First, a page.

# Weekly trend ---- weekly_rdata <- rdata_completed %>% group_by(year, week) %>% summarise( psum = sum(pages), days = n(), m = mean(pages), sd = sd(pages) ) %>% ungroup() # 2019 only pj <- position_jitter(width = .1, height = .05) ggplot(weekly_rdata %>% filter(year == 2019), aes(week, m)) + geom_point( data = rdata_completed %>% filter(year == 2019), aes(y = pages), shape = 1, #alpha = 2/3, position = pj, color = "#f4a582" ) + #geom_path(aes(group = 1), color = "black", linetype = 1) + geom_point(size = 2) + geom_errorbar(aes(ymin = m-sd, ymax = m+sd), width = .05) + geom_smooth(method = "loess", se = FALSE, color = rdgy_pal) + labs( x = "\n Week number in 2019", y = "Average Number of pages read/week \n", caption = "SD error bars" ) + theme_minimal()
## `geom_smooth()` using formula 'y ~ x'
# Days of the week trend ---- # "Raw" data weekday_rdata <- rdata_completed %>% mutate(weekday = weekdays(as.Date(date))) %>% mutate( weekday = fct_relevel( weekday, c("Monday", "Tuesday", "Wednesday", "Thursday", "Friday", "Saturday", "Sunday") ) ) # Summary data weekday_rdata_sum <- weekday_rdata %>% group_by(year, weekday) %>% summarise( psum = sum(pages), n = n(), m = mean(pages), sd = sd(pages) ) %>% ungroup() # 2019 only pj <- position_jitter(width = .1, height = .05) ggplot(weekday_rdata_sum %>% filter(year == 2019), aes(weekday, m)) + geom_point( data = weekday_rdata %>% filter(year == 2019), aes(y = pages), shape = 1, #alpha = 2/3, position = pj, color = "#92c5de" ) + geom_path(aes(group = 1), color = "black", linetype = 2) + geom_point(size = 2) + geom_errorbar(aes(ymin = m-sd, ymax = m+sd), width = .05) + #coord_cartesian(ylim = c(0, 50)) + labs( x = "\n Weekday in 2019", y = "Average Number of pages read/day \n", caption = "SD error bars" ) + theme_minimal()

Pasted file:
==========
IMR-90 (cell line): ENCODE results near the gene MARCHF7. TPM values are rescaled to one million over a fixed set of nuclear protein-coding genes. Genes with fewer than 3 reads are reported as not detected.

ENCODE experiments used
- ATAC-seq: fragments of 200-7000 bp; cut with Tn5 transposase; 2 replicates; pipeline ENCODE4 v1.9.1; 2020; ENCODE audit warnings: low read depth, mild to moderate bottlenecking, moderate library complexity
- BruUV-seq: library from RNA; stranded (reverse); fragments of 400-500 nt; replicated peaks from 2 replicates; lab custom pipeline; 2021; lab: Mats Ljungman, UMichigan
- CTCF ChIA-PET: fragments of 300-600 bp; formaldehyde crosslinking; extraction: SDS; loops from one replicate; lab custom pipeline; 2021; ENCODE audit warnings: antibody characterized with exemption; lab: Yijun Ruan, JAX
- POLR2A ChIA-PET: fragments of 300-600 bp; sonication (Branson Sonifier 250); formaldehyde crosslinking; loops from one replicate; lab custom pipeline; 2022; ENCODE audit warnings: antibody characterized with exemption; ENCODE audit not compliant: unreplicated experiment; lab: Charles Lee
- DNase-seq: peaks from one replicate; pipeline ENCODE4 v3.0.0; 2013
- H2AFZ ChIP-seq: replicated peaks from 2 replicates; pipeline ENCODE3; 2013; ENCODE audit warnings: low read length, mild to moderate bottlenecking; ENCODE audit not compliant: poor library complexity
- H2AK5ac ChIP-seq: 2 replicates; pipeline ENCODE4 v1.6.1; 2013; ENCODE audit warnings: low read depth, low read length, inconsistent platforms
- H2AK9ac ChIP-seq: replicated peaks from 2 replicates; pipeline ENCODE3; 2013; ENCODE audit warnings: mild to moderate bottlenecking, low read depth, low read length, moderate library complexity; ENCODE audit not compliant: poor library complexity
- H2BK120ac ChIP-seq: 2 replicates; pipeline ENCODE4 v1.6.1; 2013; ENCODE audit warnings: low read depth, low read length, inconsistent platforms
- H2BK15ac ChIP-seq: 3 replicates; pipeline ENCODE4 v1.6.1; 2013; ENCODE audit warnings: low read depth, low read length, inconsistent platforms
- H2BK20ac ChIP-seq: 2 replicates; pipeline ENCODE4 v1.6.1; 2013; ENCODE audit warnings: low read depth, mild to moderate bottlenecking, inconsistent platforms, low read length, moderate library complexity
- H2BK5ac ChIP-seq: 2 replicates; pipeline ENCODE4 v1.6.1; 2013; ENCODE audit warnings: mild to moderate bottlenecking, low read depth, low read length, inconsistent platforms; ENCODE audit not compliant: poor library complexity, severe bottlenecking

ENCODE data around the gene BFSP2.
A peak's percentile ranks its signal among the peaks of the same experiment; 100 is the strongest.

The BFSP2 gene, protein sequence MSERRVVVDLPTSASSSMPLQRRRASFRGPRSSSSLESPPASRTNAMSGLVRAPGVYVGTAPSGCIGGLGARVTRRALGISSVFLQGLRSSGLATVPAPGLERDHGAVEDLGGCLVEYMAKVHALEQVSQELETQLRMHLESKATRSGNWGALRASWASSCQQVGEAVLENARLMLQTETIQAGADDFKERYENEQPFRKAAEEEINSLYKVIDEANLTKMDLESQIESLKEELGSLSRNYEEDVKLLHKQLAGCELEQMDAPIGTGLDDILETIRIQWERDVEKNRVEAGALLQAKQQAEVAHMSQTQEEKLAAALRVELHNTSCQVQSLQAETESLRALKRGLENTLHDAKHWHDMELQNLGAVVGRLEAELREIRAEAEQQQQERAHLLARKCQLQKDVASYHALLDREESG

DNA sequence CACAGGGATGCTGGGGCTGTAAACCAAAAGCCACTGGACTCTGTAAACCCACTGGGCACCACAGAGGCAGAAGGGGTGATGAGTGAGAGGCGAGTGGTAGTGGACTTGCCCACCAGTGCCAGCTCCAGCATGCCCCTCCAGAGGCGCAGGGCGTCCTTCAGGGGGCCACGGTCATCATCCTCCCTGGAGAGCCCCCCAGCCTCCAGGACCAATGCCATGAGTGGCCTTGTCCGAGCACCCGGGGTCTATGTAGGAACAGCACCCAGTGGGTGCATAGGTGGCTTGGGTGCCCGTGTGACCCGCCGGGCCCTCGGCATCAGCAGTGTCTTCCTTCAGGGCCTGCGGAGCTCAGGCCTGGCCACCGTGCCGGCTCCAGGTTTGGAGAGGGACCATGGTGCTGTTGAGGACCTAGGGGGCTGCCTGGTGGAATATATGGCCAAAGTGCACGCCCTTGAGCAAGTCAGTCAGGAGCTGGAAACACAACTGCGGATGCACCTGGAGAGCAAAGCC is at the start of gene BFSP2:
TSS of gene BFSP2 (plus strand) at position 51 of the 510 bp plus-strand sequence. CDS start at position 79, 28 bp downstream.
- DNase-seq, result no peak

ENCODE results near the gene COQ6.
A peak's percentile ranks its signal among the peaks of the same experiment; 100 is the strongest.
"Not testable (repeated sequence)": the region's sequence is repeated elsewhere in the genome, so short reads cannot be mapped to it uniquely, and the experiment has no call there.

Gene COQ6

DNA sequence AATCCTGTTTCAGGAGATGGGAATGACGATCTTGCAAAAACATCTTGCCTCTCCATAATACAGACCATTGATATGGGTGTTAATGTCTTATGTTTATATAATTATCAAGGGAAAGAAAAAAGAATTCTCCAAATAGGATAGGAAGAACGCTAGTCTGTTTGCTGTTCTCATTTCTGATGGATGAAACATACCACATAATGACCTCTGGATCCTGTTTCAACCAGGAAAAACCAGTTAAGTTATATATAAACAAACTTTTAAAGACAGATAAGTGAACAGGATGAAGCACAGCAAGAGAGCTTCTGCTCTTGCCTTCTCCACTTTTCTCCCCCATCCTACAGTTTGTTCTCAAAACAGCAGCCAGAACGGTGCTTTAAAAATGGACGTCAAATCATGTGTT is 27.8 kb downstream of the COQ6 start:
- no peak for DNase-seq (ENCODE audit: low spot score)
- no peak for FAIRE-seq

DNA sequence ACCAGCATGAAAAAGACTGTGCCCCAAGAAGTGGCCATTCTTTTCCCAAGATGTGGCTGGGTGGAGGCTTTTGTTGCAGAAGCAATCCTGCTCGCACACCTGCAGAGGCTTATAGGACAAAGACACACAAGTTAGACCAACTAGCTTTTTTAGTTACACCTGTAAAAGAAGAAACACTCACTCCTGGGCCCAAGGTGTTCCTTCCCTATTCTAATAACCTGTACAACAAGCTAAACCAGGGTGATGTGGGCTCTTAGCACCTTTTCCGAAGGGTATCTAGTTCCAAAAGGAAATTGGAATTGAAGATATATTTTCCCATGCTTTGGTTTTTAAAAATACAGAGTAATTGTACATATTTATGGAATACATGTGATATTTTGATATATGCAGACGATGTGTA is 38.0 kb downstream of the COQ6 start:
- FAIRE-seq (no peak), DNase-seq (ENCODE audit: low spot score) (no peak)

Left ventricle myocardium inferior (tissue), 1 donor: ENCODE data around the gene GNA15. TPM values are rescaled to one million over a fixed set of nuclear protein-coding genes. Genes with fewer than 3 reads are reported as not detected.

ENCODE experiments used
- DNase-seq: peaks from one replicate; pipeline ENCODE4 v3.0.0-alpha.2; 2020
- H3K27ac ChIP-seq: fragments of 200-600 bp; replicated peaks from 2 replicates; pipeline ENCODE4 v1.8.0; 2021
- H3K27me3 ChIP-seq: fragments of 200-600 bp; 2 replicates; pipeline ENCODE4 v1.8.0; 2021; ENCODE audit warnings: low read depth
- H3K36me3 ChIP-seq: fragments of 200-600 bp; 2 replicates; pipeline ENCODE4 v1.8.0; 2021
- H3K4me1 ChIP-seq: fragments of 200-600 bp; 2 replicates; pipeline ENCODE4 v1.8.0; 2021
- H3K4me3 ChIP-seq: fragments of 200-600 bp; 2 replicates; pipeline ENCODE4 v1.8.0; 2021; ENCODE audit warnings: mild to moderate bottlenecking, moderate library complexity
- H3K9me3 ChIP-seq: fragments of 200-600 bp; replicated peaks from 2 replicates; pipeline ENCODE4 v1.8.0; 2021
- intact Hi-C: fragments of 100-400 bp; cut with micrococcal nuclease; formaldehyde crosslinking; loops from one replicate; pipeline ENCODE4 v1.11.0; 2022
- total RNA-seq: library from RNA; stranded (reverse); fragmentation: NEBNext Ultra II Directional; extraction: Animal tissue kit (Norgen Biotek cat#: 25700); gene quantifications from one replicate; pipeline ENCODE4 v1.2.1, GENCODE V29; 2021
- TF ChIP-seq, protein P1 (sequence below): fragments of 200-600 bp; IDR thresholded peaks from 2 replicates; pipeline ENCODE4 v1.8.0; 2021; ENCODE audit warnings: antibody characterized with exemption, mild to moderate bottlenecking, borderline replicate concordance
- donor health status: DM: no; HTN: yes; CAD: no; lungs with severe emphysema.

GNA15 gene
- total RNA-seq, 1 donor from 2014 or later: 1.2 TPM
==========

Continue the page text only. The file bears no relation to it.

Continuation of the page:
Here’s a list of books that have heavily influenced my work one way or another. I’m sure there are plenty more that I haven’t thought of, but I’ll add them along the way.
What are your favorite books and why? I’d love to know if you have any recommendations of books I should read and add to my list! Just leave a comment below.